Phospholipid-nanoparticle constructs, formed by allowing nanoparticles to adsorb to the outer leaflet of liposomes, are found to be stabilized against fusion with one another. Here, through single-particle tracking by epifluorescence microscopy, we explore their use as novel colloidal particles - flexible and hollow colloidal particles that contrast strikingly with colloids of the conventional type. At the single-liposome level, the distribution of diffusion coefficients is quantified. Biomolecular function is addressed through experiments in which we explore the access of receptor to liposome-immobilized ligand, finding that receptor binding persists over a range of nanoparticle surface coverage where liposome fusion and large-scale aggregation is prevented. This opens the door to designing newer and more flexible types of tailor-made materials with desirable functionality.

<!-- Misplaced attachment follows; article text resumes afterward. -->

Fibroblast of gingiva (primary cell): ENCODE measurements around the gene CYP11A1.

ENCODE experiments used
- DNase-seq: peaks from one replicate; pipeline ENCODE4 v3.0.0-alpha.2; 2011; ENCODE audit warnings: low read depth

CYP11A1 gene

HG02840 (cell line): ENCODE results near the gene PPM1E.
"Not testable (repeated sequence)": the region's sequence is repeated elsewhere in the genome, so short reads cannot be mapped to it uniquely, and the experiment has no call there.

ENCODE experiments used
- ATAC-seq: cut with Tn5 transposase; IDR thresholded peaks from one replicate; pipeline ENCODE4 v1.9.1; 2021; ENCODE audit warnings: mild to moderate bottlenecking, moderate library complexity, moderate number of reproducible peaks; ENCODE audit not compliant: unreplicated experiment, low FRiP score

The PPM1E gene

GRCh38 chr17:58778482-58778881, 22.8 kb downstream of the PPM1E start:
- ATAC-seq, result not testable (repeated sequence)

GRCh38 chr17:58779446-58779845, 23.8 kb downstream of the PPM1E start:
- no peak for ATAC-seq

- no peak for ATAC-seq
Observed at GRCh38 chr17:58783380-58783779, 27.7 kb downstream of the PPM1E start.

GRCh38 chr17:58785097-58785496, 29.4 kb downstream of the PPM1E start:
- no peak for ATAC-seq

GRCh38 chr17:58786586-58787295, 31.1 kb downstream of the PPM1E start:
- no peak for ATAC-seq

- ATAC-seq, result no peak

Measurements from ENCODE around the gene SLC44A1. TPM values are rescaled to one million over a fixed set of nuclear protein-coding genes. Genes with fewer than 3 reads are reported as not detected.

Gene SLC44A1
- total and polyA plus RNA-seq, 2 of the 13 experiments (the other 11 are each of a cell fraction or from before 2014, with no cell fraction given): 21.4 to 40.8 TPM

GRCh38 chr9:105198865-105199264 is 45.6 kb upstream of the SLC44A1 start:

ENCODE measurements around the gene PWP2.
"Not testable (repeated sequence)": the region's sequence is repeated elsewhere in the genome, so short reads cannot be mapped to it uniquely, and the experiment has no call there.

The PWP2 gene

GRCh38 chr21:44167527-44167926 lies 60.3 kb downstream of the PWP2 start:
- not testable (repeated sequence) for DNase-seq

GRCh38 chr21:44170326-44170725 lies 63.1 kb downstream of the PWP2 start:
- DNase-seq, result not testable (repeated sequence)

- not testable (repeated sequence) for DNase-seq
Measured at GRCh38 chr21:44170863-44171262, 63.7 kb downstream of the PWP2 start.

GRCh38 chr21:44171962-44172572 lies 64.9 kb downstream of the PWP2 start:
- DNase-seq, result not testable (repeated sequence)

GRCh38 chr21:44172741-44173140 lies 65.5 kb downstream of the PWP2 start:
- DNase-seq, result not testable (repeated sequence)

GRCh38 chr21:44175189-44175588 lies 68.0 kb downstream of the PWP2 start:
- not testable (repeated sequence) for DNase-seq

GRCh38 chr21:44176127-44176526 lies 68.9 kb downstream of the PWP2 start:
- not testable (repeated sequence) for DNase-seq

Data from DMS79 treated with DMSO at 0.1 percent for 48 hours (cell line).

|Original language||English (US)|
|Number of pages||8|
|Journal||Molecular crystals and liquid crystals|
|State||Published - Jan 2009|
ASJC Scopus subject areas
- Materials Science(all)
- Condensed Matter Physics